Mr. Cornelius lacks pigmentation, but he’s got an abundance of personality and thousands of social media followers. He’s popular now, but three years ago, this blue-eyed Pug was the last lonely puppy in the dog bed.
Born in Toronto, Canada, Mr. Cornelius was one of four Pug-mix brothers who came into the world as an accidental litter. His brothers looked like their parents — a fawn Pug father and Pug-Shih Tzu mother — but Mr. Cornelius didn’t look like anybody. He was startlingly un-Pug like.
“Nobody wanted him,” says one of Mr. Cornelius’ humans, Toni Cusson. “Everyone thought he was sick.”
A couple of Pug lovers, Toni and her boyfriend James O’Donnell already shared their hearts and home with Bowie, a Pug-Boston Terrier mix, when they heard a family in their neighborhood was dealing with an unplanned Pug litter. The pair decided to visit the pups and learned Mr. Cornelius was the only one left.
“Once my boyfriend saw him, he fell in love, even though we weren’t really looking for another dog,” Toni recalls.
Intrigued by the light colored pup, Toni went home and started reading up on dogs like Mr. Cornelius. She was relieved to learn the puppy her boyfriend had fallen for likely wasn’t sick after all.
“I just did some Google research and found out that he has leucism, so we went and grabbed him the next day,” she says.
Toni’s search results revealed leucism is a genetic condition that impacts dogs and other animals, resulting in light-colored coats. Leucistic dogs are often mistakenly labelled as albino, but the two conditions are distinct. An albino animal’s lack of color is due to the body’s inability to produce melanin, while leucism impacts all types of pigment cells, but results in only a partial loss of pigmentation.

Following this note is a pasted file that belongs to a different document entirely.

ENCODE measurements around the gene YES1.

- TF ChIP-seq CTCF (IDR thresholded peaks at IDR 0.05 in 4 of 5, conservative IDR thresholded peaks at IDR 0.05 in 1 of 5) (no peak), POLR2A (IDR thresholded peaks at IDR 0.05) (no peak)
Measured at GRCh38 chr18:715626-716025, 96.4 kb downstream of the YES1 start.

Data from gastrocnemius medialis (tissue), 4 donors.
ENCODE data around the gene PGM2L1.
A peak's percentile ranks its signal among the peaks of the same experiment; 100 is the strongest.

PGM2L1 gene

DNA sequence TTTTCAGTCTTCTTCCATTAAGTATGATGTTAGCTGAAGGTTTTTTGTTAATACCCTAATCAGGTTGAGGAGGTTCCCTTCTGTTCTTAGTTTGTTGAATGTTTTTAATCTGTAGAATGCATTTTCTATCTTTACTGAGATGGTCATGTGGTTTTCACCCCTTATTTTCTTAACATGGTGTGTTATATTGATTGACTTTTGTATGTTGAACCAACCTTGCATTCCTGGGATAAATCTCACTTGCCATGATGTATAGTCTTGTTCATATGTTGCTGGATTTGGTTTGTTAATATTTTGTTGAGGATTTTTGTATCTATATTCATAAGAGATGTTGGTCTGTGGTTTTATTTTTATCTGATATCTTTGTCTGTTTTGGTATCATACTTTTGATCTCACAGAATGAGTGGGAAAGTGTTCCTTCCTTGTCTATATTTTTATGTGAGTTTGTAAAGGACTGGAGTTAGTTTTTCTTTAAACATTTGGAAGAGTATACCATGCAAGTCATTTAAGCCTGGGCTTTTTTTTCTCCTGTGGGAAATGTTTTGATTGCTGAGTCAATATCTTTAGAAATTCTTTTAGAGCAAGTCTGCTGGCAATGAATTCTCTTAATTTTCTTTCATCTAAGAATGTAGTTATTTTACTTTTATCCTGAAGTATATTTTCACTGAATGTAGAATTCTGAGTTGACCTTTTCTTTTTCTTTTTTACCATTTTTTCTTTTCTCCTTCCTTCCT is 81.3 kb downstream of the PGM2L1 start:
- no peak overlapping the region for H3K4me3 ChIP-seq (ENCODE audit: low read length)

Mr. Cornelius’ blue eyes are what lead Toni to her Google diagnosis, as albino animals have red eyes due to the total lack of melanin. Albinism is linked to vision problems, but leucism is not.
“Some people ask if he’s blind or deaf , but he’s completely healthy,” says Toni, who had her suspicions about her pup’s phenotype issue confirmed the first time she took Mr. Cornelius to the vet.
“My vet actually had no idea about leucism, but he went and got his vet dictionary to look it up himself. “
With a clean bill of health from the vet, Mr. Cornelius concerned himself with other matters, like ingratiating himself with then 2-year-old Bowie by pulling playfully on her ears. It didn’t take long before the color-contrasting dogs were inseparable.
“They’ve been best friends ever since,” says Toni. “If I take one out without the other, they freak out.”
Mr. Cornelius had a fast friend in Bowie, and eventually he started finding friends online as well. After posting pictures of her pigment challenged Pug on her personal Facebook for some time, Toni listened when friends and family suggested Mr. Cornelius should have his own Instagram account. After a couple months on Instagram, a local TV news crew asked Toni for a interview.
“I was like, what do you mean an interview? I was so surprised. Then they came, with a whole camera crew, over to our house.”
After Mr. Cornelius made the news, more followers flocked to his Instagram and Toni found herself fielding messages from photographers, fans, and reporters.
“It’s just been like a whirlwind, with so many people contacting me. It’s weird when they’re like, ‘he’s so amazing,’ but to me he’s just my dog,” says Toni, adding that she’s glad to see the Pug’s social media success is helping other dogs.
“His newfound fame has helped lot of people because their dogs were actually misdiagnosed.”
For those folks, Toni is happy to explain how leucism doesn’t automatically mean a dog has health problems, and that unusually colored dogs can still be great pets.
Although Toni has received a few nasty online comments about Mr. Cornelius, the vast majority of people who contact him have something positive to say about the photogenic Pug. His humans are happy to read his fan mail for him.
“I love the joy he brings to other people,” says Toni. “We wake up to him and his sibling every day, and it’s so nice that we get to share that joy with other people and the world.”